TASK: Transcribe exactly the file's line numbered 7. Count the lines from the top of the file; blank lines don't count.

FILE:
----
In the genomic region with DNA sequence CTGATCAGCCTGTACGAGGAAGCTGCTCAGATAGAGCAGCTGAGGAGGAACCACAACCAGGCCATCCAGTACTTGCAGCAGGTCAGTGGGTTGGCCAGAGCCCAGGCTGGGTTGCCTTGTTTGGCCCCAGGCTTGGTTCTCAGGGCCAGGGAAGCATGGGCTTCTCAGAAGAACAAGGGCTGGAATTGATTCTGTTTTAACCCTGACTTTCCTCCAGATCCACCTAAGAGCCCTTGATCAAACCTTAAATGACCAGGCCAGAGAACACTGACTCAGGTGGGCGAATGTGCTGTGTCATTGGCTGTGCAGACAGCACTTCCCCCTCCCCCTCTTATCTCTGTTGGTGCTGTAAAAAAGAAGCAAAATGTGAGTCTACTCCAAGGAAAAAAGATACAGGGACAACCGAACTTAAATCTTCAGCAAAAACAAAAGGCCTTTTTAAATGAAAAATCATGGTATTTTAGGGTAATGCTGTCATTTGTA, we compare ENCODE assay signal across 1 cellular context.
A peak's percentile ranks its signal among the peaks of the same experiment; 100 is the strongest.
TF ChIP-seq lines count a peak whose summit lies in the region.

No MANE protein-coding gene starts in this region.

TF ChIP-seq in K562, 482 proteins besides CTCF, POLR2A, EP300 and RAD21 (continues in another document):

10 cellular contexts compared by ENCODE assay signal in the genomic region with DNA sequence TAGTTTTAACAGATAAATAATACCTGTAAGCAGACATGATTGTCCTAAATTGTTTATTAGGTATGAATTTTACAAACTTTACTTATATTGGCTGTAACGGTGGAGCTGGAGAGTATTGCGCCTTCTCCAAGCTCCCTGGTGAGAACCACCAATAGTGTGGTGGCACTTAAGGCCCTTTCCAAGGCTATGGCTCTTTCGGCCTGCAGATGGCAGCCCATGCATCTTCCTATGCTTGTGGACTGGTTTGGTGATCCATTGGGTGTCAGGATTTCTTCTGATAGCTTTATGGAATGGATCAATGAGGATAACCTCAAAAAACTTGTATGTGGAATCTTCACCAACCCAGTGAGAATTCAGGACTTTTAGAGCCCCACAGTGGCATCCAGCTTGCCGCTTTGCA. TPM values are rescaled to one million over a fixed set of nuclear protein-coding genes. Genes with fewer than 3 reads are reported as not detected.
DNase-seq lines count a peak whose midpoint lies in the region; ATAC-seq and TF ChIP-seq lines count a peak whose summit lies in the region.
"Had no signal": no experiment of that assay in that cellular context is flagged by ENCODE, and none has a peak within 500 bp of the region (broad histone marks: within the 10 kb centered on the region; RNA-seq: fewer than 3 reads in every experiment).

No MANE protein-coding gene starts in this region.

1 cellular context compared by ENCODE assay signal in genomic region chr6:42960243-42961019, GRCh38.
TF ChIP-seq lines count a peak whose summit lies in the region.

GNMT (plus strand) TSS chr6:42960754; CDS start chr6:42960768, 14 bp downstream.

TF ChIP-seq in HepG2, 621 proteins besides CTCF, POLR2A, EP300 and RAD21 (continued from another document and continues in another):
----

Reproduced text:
DNase-seq lines count a peak whose midpoint lies in the region; ATAC-seq and TF ChIP-seq lines count a peak whose summit lies in the region.